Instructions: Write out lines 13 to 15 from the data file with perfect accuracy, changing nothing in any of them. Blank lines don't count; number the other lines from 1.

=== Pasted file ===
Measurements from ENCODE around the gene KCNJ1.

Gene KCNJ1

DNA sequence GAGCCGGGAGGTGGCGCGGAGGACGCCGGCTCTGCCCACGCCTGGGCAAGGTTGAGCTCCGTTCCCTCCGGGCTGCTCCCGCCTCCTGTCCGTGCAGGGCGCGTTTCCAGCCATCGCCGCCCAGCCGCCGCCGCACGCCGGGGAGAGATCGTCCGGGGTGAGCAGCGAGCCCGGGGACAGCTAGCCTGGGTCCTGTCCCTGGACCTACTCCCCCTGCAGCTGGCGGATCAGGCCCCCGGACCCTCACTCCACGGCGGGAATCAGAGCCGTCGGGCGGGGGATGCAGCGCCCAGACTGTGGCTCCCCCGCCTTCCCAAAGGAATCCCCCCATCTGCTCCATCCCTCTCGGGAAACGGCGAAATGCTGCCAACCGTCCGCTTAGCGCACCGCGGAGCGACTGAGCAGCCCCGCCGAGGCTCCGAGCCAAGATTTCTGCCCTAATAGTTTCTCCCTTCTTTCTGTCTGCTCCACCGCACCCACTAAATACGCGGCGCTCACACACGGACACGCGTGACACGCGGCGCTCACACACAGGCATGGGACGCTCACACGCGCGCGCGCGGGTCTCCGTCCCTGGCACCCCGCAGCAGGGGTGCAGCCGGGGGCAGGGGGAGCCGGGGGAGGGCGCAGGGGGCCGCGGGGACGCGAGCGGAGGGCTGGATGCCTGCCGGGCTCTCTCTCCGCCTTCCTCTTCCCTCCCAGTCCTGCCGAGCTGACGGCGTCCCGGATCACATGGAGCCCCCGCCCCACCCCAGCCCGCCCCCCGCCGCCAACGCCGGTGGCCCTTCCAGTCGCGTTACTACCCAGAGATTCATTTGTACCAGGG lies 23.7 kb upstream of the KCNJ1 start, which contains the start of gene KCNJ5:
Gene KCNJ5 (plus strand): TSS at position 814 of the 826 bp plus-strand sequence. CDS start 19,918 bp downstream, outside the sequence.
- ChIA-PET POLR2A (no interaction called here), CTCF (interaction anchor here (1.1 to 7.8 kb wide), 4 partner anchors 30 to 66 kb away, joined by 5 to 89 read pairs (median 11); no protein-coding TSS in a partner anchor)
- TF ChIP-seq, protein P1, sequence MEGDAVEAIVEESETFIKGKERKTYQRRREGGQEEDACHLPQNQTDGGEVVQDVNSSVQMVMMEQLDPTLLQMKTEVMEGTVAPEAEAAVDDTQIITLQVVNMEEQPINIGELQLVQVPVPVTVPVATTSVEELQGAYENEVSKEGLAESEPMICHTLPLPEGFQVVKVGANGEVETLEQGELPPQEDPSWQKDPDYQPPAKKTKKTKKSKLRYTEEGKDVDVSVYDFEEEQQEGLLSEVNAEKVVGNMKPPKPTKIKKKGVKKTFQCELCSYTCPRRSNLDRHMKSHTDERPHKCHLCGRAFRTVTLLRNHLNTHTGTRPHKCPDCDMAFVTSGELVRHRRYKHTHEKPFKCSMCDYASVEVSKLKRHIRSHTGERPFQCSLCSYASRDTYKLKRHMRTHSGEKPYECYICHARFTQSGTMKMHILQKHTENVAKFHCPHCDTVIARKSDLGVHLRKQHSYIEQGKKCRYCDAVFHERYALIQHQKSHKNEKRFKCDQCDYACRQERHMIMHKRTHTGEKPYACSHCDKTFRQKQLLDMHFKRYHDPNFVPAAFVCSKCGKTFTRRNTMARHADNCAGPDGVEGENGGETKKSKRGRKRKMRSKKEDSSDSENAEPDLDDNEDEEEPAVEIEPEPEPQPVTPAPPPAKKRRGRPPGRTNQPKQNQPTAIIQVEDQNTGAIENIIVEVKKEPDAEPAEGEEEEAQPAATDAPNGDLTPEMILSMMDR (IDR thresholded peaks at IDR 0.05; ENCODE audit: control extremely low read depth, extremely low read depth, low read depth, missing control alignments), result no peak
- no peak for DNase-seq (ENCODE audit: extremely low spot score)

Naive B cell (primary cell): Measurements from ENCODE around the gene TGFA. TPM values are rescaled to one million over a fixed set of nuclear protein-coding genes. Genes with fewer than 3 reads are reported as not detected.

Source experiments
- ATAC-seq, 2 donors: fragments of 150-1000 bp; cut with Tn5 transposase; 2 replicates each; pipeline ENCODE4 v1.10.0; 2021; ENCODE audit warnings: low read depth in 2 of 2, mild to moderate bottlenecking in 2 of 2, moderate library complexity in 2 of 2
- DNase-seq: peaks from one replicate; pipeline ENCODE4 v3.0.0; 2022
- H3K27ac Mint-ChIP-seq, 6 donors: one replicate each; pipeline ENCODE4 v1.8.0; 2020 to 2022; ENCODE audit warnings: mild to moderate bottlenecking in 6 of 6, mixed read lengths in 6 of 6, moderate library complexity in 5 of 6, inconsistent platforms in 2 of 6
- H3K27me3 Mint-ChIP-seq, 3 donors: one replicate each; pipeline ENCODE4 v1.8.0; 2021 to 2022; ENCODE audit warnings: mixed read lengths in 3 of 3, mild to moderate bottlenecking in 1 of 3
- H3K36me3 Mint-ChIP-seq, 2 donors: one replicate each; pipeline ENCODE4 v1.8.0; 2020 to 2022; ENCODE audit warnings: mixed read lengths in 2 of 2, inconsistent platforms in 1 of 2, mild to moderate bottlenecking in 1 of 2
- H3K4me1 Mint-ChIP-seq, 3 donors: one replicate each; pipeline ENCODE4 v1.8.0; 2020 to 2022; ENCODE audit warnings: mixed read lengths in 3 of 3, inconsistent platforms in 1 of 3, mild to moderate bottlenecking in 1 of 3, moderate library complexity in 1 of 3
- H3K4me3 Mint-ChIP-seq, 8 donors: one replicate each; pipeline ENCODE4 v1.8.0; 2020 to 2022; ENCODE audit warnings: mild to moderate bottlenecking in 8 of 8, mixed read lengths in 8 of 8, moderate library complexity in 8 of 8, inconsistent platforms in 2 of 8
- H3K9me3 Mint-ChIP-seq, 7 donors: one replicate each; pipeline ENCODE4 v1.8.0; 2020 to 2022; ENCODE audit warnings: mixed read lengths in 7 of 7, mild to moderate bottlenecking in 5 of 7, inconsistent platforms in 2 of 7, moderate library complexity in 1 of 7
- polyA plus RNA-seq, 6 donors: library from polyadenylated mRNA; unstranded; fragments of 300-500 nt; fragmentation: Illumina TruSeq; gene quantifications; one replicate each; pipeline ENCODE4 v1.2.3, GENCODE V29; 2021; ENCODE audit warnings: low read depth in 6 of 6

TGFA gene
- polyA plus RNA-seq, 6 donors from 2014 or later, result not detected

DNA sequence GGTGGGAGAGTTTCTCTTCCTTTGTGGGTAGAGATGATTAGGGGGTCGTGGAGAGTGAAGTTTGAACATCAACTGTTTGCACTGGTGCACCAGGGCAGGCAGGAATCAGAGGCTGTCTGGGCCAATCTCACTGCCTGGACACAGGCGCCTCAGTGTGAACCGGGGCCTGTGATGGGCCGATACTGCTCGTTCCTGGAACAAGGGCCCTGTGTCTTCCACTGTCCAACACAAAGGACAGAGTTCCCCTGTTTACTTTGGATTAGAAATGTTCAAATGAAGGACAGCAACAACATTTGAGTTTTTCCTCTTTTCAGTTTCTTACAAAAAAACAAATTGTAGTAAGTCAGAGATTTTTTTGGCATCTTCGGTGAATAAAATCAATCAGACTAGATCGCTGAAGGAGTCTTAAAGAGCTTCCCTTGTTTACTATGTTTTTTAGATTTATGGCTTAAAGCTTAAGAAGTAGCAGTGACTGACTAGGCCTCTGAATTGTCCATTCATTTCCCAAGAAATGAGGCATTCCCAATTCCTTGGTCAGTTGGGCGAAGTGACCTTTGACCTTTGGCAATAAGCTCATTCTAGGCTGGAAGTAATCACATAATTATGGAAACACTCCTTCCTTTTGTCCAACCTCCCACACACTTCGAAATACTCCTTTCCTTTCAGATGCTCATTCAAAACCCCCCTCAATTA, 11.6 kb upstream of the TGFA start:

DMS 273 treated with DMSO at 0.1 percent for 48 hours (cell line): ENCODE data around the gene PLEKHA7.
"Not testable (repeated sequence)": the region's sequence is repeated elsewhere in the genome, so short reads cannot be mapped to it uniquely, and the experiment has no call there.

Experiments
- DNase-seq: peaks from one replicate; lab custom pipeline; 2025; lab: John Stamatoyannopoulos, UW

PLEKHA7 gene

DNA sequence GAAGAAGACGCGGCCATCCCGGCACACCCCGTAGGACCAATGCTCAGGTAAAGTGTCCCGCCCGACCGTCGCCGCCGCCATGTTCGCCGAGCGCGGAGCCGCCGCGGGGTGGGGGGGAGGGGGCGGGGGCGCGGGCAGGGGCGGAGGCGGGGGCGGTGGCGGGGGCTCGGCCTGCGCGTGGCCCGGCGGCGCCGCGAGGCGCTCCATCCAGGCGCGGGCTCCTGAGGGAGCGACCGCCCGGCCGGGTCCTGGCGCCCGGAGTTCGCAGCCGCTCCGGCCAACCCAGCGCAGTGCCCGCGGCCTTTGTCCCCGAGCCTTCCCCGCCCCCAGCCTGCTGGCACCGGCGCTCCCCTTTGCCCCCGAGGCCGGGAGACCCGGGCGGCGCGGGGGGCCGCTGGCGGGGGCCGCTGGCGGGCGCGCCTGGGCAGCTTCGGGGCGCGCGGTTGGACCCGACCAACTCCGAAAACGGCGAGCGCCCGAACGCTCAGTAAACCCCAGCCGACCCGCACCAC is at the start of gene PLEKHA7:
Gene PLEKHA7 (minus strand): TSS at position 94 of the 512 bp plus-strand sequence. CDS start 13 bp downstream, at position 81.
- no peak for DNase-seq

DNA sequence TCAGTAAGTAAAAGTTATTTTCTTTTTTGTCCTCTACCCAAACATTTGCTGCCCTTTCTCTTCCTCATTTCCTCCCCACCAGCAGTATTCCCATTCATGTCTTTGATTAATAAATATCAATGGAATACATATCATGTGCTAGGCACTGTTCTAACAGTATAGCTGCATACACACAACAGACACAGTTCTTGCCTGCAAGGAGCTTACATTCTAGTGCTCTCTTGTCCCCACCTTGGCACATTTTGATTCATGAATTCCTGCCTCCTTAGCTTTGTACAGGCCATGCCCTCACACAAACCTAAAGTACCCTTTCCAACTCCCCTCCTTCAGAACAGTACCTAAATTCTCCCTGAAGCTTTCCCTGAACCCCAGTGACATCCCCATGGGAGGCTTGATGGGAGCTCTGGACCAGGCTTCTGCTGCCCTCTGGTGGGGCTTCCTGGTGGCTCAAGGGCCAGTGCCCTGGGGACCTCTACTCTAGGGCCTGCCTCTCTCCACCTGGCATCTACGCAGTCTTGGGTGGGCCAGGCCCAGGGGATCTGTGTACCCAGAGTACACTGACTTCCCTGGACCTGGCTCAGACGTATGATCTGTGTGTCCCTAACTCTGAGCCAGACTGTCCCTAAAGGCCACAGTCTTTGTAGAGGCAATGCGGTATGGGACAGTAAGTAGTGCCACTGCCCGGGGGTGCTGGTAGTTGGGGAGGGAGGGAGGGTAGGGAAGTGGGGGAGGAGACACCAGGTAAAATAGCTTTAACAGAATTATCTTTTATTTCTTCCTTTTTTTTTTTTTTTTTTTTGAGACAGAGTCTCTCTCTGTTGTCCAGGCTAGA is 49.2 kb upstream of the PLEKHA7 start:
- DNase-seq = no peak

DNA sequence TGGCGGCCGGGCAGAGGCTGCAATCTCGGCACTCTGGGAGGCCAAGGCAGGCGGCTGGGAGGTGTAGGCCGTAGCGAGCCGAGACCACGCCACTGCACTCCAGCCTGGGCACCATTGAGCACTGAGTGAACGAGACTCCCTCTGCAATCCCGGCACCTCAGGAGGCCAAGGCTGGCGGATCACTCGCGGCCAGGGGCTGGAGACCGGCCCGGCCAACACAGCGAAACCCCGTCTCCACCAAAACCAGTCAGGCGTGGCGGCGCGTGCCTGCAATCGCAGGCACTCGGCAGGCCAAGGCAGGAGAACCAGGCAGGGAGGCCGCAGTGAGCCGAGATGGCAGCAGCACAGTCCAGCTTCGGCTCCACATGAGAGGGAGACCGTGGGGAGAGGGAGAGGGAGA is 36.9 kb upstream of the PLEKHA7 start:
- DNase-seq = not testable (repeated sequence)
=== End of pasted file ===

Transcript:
- H3K27me3 Mint-ChIP-seq, 3 donors: one replicate each; pipeline ENCODE4 v1.8.0; 2021 to 2022; ENCODE audit warnings: mixed read lengths in 3 of 3, mild to moderate bottlenecking in 1 of 3
- H3K36me3 Mint-ChIP-seq, 2 donors: one replicate each; pipeline ENCODE4 v1.8.0; 2020 to 2022; ENCODE audit warnings: mixed read lengths in 2 of 2, inconsistent platforms in 1 of 2, mild to moderate bottlenecking in 1 of 2
- H3K4me1 Mint-ChIP-seq, 3 donors: one replicate each; pipeline ENCODE4 v1.8.0; 2020 to 2022; ENCODE audit warnings: mixed read lengths in 3 of 3, inconsistent platforms in 1 of 3, mild to moderate bottlenecking in 1 of 3, moderate library complexity in 1 of 3